panhellenism, expressed in song Kowalzig, Singing for the Gods: Performances of Myth and Ritual in Archaic and Classical Greece (2007) 215
panhellenism, kimon vs. themistokles Kowalzig, Singing for the Gods: Performances of Myth and Ritual in Archaic and Classical Greece (2007) 215
panhellenism, local claims to Kowalzig, Singing for the Gods: Performances of Myth and Ritual in Archaic and Classical Greece (2007) 215
panhellenism, tool in social contexts Kowalzig, Singing for the Gods: Performances of Myth and Ritual in Archaic and Classical Greece (2007) 215
panhellenism Kowalzig, Singing for the Gods: Performances of Myth and Ritual in Archaic and Classical Greece (2007) 215
paros, and athens Kowalzig, Singing for the Gods: Performances of Myth and Ritual in Archaic and Classical Greece (2007) 215
performances of myth and ritual (also song), and economic patterns Kowalzig, Singing for the Gods: Performances of Myth and Ritual in Archaic and Classical Greece (2007) 215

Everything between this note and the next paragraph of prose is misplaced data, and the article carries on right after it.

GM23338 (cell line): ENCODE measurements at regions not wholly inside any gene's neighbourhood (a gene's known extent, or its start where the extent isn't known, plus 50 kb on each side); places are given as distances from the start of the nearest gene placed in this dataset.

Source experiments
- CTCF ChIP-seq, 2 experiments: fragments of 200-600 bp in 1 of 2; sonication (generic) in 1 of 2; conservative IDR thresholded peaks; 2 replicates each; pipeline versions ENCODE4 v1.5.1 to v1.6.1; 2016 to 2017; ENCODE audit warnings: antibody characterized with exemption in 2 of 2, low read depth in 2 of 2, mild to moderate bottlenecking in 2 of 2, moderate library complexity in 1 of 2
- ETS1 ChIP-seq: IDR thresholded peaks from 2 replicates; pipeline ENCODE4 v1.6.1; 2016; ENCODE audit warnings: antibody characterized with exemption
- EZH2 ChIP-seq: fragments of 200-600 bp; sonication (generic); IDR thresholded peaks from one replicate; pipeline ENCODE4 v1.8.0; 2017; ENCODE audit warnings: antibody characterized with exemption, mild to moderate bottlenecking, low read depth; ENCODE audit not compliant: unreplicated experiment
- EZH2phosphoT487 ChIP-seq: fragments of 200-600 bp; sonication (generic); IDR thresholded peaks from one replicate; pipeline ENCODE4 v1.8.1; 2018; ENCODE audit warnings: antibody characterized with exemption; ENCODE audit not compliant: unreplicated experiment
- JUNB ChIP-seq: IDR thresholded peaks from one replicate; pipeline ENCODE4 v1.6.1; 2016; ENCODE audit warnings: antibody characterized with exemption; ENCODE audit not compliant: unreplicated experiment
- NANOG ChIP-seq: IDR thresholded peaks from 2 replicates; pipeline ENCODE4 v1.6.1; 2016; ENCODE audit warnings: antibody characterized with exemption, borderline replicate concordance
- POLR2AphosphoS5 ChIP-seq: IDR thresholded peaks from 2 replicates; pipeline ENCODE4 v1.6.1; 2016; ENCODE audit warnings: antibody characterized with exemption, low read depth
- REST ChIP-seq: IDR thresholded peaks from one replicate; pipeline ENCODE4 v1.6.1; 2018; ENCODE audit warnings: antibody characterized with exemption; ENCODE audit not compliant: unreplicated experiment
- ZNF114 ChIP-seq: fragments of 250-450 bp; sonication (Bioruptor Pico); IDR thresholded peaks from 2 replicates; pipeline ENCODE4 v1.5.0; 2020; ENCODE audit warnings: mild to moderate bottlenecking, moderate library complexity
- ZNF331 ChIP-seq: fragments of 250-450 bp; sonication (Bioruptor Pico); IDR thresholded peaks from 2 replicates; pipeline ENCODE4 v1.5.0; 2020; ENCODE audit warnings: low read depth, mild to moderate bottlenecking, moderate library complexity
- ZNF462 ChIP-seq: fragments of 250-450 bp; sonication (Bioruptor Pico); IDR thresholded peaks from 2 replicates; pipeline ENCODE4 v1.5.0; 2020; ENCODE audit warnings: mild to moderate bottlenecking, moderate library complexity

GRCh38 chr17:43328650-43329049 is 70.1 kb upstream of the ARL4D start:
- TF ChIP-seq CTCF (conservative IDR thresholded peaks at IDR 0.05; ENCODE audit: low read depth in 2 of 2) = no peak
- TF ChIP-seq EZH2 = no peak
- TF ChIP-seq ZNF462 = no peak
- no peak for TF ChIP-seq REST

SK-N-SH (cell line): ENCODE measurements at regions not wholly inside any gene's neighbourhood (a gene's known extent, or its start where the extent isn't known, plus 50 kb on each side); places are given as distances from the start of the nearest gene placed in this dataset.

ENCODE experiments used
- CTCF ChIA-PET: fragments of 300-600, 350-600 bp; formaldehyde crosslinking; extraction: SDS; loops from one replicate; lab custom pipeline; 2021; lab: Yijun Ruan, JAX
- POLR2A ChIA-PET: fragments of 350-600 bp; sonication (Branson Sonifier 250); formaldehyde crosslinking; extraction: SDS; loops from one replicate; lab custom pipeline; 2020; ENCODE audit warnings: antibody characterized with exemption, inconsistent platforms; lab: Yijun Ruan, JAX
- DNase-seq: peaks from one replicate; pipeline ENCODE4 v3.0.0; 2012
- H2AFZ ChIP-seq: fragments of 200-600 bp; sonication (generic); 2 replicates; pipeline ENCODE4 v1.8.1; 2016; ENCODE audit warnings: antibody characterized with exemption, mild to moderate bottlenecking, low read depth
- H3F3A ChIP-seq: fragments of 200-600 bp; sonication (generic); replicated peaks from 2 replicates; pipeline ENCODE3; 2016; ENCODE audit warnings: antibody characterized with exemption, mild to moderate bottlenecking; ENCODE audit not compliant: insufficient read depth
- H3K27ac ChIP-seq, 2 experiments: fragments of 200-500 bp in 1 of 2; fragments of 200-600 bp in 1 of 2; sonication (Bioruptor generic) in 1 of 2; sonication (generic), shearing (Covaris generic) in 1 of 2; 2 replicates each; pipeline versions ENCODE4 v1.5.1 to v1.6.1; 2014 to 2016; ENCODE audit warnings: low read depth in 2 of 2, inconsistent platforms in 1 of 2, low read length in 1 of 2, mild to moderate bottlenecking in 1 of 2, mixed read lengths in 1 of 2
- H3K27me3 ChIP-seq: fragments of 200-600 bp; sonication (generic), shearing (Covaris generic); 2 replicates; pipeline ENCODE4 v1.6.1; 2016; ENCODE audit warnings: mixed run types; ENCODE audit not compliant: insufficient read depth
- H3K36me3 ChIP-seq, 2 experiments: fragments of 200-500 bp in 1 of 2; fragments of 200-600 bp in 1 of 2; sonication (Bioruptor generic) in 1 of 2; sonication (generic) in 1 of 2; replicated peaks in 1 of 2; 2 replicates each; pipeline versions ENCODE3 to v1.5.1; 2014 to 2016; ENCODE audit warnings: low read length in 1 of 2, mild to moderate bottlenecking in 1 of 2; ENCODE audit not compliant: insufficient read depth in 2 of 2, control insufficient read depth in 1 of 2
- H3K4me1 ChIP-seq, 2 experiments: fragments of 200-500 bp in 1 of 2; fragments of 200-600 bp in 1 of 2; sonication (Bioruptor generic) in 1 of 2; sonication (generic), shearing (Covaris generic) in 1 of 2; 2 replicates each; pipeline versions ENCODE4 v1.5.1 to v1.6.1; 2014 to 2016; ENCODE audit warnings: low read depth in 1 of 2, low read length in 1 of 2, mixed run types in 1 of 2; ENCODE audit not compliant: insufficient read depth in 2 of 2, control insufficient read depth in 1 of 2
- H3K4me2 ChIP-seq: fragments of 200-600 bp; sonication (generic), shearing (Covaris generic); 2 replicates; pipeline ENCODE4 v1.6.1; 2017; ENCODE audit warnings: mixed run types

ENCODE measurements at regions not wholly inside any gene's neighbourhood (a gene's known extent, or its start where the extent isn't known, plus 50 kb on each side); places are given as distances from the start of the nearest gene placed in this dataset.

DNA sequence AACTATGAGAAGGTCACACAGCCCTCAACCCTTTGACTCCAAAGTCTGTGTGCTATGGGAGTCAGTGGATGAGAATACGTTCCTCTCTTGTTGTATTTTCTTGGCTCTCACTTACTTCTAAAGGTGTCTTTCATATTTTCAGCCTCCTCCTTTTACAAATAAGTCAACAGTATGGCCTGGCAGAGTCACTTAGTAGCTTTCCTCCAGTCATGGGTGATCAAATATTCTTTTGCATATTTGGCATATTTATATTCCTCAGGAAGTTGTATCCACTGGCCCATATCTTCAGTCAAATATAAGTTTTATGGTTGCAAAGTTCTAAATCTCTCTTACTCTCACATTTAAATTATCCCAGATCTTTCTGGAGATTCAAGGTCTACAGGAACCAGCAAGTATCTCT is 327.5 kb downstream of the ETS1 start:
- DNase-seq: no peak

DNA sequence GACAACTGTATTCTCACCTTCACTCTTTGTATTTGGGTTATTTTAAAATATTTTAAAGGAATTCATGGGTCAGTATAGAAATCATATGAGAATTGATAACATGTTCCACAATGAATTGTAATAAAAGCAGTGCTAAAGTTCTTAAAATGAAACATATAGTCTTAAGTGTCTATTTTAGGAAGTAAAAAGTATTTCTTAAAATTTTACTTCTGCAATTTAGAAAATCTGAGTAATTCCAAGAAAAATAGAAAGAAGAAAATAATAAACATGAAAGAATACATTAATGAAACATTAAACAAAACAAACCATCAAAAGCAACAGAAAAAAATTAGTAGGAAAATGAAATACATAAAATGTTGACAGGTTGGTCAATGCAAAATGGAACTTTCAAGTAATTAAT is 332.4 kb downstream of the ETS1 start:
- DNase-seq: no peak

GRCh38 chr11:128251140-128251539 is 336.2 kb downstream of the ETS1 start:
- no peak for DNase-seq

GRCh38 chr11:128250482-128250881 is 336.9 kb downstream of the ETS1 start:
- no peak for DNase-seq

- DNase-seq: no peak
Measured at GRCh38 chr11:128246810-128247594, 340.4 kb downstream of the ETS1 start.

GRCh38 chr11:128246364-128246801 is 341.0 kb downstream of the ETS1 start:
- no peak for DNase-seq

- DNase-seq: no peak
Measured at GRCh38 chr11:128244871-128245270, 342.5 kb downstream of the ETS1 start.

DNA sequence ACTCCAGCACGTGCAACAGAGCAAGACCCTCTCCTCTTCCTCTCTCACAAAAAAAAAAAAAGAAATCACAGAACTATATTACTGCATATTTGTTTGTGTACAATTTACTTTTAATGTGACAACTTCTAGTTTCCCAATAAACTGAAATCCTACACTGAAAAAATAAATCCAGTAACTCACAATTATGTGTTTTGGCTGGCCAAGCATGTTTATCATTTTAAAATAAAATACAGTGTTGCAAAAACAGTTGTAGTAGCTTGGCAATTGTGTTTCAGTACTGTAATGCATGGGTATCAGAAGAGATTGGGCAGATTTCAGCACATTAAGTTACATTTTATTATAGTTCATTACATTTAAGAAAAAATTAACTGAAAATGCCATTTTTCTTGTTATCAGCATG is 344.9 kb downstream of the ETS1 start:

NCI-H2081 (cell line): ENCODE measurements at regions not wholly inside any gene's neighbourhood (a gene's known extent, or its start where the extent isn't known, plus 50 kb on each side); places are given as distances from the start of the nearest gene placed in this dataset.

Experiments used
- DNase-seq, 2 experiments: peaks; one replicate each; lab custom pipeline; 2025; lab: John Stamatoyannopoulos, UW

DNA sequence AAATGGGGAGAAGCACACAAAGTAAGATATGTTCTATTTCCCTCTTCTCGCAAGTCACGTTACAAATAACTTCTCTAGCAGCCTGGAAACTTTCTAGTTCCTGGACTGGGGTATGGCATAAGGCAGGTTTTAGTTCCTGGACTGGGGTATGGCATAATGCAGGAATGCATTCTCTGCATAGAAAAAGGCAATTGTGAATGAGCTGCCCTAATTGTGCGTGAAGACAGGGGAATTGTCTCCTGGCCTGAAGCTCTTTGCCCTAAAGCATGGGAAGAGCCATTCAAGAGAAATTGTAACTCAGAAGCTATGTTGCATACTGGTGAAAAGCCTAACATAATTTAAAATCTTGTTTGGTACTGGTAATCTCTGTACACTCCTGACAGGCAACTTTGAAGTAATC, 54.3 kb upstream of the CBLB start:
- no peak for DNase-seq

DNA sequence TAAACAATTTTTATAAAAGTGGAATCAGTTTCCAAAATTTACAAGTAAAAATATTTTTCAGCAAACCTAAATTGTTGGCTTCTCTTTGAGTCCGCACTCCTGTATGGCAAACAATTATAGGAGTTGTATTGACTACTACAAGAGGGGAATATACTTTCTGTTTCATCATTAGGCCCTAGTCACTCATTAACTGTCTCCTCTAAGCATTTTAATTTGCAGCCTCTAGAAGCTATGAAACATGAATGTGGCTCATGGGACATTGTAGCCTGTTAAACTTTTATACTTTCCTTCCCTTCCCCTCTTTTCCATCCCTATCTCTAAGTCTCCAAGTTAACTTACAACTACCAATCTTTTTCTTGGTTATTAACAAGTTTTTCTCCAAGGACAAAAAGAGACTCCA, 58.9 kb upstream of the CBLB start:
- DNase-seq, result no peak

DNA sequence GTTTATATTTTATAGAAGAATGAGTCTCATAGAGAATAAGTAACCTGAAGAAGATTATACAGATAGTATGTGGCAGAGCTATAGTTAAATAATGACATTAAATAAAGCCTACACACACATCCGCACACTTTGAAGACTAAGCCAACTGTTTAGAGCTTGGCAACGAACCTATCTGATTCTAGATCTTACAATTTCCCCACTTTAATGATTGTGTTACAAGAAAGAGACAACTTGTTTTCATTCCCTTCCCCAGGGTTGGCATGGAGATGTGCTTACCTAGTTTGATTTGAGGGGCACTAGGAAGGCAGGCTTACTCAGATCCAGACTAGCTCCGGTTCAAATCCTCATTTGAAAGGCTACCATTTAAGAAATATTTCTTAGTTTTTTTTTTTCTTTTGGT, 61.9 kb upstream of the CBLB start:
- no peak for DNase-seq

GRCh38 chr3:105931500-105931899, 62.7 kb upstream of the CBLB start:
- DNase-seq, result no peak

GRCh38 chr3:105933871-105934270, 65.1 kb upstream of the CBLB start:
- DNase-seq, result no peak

persian wars, and panhellenism Kowalzig, Singing for the Gods: Performances of Myth and Ritual in Archaic and Classical Greece (2007) 215
piedmont, and aigina Kowalzig, Singing for the Gods: Performances of Myth and Ritual in Archaic and Classical Greece (2007) 215
sounion, aiginetans settled at Kowalzig, Singing for the Gods: Performances of Myth and Ritual in Archaic and Classical Greece (2007) 215
stasis (civil strive)' Kowalzig, Singing for the Gods: Performances of Myth and Ritual in Archaic and Classical Greece (2007) 215
thucydides, son of melesias, exile Rengakos and Tsakmakis, Brill's Companion to Thucydides (2006) 617
zeus hellanios, and claims to panhellenism Kowalzig, Singing for the Gods: Performances of Myth and Ritual in Archaic and Classical Greece (2007) 215
zeus hellanios Kowalzig, Singing for the Gods: Performances of Myth and Ritual in Archaic and Classical Greece (2007) 215